This piece was written for Class of 2018 Month by Pablo Costa, a Careers Adviser at the University of Leeds Careers Centre.
As a former recruiter, I was pretty sure an interview candidate would know what skills we would talk about during an interview. After all, we highlighted them on the advert. But I wanted to see the motivation that they had for joining the organisation in the first place. Why?
Well, many recruiters worry that candidates have just applied because they think “the more I apply to, the more chance I have, right?” So how can you show motivation in an interview using research?
A really easy way is to follow the company via social media. Most organisations have LinkedIn/Twitter/Facebook accounts, and you can follow them for the most recent updates. You can research the organisation’s website, but what information should you gather? A good idea would be to fully understand who they are, their sector, and any recent news, but for more in-depth points to cover in your research, read on!
This guest post was written by Kara Copple of The Accountancy Partnership, which manages accountancy and tax affairs for over 4000 UK businesses of varying size.
Congratulations! You’ve worked so hard and finally got your degree. You may be thinking “now what?” – should you go straight into the world of work, or should you take some time for yourself?
While some will opt for getting a job while all your knowledge is fresh in your head, there are plenty of benefits to holding off. A well-earned break after all those long hours of hard study sounds enticing, doesn’t it?
However, a survey conducted by HostelWorld in 2016 showed that only 25.93% of respondents had taken a gap year.
Productive gap years
A gap year might be a good excuse for a holiday, but the best ones are productive as well as fun. We’re not suggesting spending a year sitting on a beach sipping cocktails (although there will be room for some of that).
A productive year abroad can help set you up for a successful career in accounting if you use your time wisely. If you’d like to know the benefits of taking a year abroad, read on.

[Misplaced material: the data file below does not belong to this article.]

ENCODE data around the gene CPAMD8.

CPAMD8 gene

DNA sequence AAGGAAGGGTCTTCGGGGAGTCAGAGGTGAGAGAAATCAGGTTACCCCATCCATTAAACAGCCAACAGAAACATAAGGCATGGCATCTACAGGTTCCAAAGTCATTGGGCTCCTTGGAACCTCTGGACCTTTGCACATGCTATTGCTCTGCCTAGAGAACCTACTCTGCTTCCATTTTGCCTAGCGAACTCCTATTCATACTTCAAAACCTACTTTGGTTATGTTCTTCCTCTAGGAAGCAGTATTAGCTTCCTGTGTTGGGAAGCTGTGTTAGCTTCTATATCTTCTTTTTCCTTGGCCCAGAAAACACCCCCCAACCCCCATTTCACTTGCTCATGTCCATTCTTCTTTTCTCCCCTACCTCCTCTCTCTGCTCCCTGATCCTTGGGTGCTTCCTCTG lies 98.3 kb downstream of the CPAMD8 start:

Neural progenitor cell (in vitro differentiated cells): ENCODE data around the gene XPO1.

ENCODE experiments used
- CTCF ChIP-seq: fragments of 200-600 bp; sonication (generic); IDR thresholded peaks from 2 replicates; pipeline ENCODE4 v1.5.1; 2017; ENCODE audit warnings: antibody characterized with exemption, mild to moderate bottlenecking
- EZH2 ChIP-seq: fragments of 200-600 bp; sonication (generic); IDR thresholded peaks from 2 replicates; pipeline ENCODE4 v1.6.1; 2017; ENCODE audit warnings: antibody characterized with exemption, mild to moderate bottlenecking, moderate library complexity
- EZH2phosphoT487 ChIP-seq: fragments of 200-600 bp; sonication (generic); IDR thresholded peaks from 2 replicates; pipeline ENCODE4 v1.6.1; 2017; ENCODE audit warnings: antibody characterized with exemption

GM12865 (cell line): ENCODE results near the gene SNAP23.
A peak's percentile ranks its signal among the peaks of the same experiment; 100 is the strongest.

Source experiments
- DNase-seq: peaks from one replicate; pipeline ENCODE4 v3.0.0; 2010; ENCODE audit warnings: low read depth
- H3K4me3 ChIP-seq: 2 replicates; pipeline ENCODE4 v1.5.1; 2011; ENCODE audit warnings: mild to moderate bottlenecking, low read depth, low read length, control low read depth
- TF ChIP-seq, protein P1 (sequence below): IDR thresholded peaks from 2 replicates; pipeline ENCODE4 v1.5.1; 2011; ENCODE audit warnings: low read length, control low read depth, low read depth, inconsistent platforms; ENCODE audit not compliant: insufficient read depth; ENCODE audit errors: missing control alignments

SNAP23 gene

Bethany Temple studies BSc Psychology (Industrial), and has been on her placement with Fieldhead Hospital’s Bretton Centre in Wakefield for eight months.
Getting my placement
To be honest, I was completing application after application in the hope of finding some kind of experience within psychology, but at times they can feel like gold dust! I applied for this forensic psychology placement, not really knowing at all what forensic psychology was. I thought I was going to be some sort of criminal profiler; clearly I’ve watched too many crime series! I filled in their application, which I received through the psychology department, and sure enough got my first ever interview. I researched the hospital I would be based at before the interview, and came up with some questions about the types of therapy that are offered to service users. I also went to a mock interview at the careers centre, which I’d highly recommend. In the real interview, my enthusiasm for psychology clearly outshined my lack of knowledge on what clinical/ forensic psychology is, and I got a call the next day saying I’d been accepted!
Ruth Trainor studies Sustainability and Environmental Management, and has been volunteering with TCV at Skelton Grange during her second year.
I am the proud owner of a badge that says ‘Ruth – Volunteer Leader’. I wear this every Wednesday – when lectures don’t get in the way – and spend that day in the woods and grounds of TCV Skelton Grange.
It’s a fairly awesome day, to be honest. I arrive at 9am, having cycled for about 40 minutes along the canal. The first order of business at Skelton is always a cup of tea, accompanied by a short catch up with the other volunteers and staff at the centre. Once the mugs are empty, we start setting up for the day.
Wednesdays are education days, so the activities run from around 11 to 2. These education days vary according to the season and the needs of the school, but all of them are essentially about familiarising the children with being outdoors and piquing their curiosity about the natural world.
This guest post was created in collaboration with Venturi Group – one of the UK’s top IT recruitment agencies.
As an IT recruitment agency, we work with recent graduates every day. For many students, getting that first foot on the career ladder after finishing university is a daunting prospect. While some nerves are unavoidable, there are things you can do to give yourself a headstart in today’s competitive job market. Below we have outlined some advice on what to do before beginning your search for your first role in the tech industry.
Get involved in projects outside university
You’ve probably heard this one a few time before. Employers look fondly upon students who are engaged in technical projects outside university. After all, it’s a clear indication of a genuine passion for technology. In a market saturated by graduates, having that extra something on your CV will inevitably make you stand out from the crowd. For example, being able to list coding projects you have worked on, hack-a-thons you have entered, or internships you have undertaken are all major advantages when it comes to applying for jobs.